Some sources have suggested that private applications can build on the EU blockchain as well later. If this statement is accurate, it means the blockchain might be a private, permissioned blockchain instead of a public, permissionless one.

“For now, there are public use cases but after further development also private ones,” Dobukov said.

DIGITALEUROPE, the leading trade association for 41 national digital associations in Europe, said it is willing and ready to work with Member States to provide private sector support for the initiative. It will tap into its vast membership of 45,000 business members.

There are rumors that the EU blockchain is already in talks with other jurisdictions to integrate blockchains. One example is the potential sharing of academic credentials with Canadian authorities.

The EU is also in preliminary discussions with South America’s Lacchain about the potential for interoperability between blockchain infrastructures. Lacchain is a blockchain that spans 15 countries and over 190 nodes, supporting over 60 applications.

“The intention is to become the first interoperable cross-border infrastructure in Europe that can enable certain use cases to be implemented,” Dobukov said.

Preparations for the blockchain system

While the United States has taken a more aggressive approach to regulating cryptocurrency, opting to clamp down on the industry, Europe has taken a more measured approach, steadily moving forward to embrace the technology.

However, there is still little information on the technological capabilities of the blockchain that the EU is building.

According to Coindesk, the EU will need blockchains capable of processing hundreds of thousands, even millions and billions of transactions per second, to achieve the ambitious goals. So far, the original Bitcoin blockchain, BSV, is the only blockchain that has demonstrated the ability to process such high volumes of transactions.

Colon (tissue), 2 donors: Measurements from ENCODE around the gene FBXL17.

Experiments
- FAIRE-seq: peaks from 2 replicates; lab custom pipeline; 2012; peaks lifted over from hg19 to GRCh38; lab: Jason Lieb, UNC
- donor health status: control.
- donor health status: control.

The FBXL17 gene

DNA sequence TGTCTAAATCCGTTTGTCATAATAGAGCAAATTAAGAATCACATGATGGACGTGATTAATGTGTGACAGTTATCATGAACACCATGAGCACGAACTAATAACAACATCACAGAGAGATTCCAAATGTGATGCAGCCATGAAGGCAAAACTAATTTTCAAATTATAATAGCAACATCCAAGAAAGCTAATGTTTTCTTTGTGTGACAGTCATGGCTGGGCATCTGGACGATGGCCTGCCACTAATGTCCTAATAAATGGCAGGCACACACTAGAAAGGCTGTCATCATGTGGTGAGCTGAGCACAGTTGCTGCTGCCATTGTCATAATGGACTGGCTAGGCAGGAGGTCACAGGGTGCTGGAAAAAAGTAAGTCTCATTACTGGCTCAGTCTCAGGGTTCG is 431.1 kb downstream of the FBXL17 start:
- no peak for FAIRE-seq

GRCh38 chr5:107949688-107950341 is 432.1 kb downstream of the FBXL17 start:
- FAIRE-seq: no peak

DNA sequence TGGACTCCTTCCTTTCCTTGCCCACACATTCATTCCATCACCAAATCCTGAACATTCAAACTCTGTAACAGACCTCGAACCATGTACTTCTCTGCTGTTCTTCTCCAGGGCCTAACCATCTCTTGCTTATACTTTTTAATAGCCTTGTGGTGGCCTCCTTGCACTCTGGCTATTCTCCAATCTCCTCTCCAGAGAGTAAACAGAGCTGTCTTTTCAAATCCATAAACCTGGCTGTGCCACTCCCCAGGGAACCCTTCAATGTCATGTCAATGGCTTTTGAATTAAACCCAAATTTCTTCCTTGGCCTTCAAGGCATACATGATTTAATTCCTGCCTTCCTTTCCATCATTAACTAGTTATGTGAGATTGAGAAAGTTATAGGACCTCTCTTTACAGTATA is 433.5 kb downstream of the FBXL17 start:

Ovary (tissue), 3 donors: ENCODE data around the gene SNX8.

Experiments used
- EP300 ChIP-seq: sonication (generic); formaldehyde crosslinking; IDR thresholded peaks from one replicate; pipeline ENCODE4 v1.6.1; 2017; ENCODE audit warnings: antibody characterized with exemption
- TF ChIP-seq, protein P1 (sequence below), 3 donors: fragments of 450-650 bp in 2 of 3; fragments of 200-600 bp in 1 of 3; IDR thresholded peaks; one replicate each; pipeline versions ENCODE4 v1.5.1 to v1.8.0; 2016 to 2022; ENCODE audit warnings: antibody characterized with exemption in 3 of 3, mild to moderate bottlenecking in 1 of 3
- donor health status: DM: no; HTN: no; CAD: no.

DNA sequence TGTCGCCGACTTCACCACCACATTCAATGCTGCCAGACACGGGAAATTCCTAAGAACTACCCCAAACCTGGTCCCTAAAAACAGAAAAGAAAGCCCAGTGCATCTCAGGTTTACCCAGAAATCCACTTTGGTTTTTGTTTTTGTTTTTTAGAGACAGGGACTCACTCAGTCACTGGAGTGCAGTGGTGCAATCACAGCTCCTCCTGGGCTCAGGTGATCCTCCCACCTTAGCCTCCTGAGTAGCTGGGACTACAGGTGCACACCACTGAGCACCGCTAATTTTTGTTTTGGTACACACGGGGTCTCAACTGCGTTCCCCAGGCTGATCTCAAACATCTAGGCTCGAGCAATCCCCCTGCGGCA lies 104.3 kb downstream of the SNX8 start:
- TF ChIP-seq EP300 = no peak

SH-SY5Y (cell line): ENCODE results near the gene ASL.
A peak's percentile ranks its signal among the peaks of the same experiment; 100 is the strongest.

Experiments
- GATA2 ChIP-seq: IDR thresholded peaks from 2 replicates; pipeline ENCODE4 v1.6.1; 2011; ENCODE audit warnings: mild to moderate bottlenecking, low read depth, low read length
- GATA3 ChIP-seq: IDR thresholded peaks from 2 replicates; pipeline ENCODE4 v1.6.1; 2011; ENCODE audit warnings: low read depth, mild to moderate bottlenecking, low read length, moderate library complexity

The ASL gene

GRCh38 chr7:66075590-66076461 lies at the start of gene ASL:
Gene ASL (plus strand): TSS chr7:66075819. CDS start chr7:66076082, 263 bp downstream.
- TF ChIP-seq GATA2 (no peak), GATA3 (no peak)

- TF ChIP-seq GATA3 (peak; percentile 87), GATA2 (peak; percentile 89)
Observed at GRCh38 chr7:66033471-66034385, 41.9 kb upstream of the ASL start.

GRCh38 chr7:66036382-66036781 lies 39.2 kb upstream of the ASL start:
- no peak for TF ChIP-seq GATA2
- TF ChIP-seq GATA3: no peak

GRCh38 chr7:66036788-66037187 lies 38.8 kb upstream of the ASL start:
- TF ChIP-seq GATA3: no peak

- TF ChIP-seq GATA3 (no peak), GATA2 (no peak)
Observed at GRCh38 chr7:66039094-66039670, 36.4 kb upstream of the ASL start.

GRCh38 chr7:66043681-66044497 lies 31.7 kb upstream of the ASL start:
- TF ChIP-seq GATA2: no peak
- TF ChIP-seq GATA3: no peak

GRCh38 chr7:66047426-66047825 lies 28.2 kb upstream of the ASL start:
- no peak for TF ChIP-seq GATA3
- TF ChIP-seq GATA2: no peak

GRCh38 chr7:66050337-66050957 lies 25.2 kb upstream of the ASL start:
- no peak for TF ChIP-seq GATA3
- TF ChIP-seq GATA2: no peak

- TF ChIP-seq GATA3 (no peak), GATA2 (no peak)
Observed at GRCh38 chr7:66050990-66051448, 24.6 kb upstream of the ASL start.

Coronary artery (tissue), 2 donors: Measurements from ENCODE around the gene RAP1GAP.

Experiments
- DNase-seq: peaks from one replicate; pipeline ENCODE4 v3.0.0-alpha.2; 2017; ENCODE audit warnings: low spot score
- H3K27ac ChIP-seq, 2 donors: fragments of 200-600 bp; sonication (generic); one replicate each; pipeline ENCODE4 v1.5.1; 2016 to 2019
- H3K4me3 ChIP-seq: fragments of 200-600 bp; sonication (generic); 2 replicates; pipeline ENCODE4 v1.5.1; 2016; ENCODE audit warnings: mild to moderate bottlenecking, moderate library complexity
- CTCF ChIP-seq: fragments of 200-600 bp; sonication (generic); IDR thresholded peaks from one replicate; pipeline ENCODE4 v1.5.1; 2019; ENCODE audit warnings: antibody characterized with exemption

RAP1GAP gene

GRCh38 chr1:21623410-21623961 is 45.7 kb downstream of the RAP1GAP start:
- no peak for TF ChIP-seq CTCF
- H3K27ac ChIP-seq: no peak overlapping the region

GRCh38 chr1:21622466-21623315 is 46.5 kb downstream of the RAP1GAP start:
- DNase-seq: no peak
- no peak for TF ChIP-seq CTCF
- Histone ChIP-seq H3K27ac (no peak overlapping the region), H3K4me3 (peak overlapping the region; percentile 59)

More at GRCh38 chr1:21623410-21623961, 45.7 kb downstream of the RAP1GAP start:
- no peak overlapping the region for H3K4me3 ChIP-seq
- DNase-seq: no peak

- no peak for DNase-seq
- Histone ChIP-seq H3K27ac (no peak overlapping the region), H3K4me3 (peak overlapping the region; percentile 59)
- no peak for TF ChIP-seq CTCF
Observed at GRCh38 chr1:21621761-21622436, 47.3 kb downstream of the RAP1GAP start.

There is a possibility the EU and other jurisdictions may face challenges scaling their blockchains to meet the market demand. They also need to navigate the ever-growing patent portfolio of blockchain companies like nChain, which Dr. Craig Wright leads.

EBSI has been developing a functional prototype for several years. The blockchain infrastructure uses Hyperledger Besu, an open-source Ethereum client.

The code is available for anyone to review and modify, but the blockchain itself is permissioned, meaning only authorized bodies can participate in its development.

Moving forward, EDIC will be responsible for coordinating the use cases of EBSI. This includes research and development, sandboxes for testing new projects and Web3 and metaverse development. EBSI has already been working on several use cases, and some are already considering legislation.

A use case example is the EU’s blockchain linking with the digital identity framework. Citizens would have digital wallets to hold personal documents, licenses and data. The European Commission proposed this in 2021 and it is currently in negotiations.

EBSI has also begun working on a project approved by the European Union to define an umbrella reference architecture for traceability. This architecture would track products and materials on the one hand and data and documents on the other.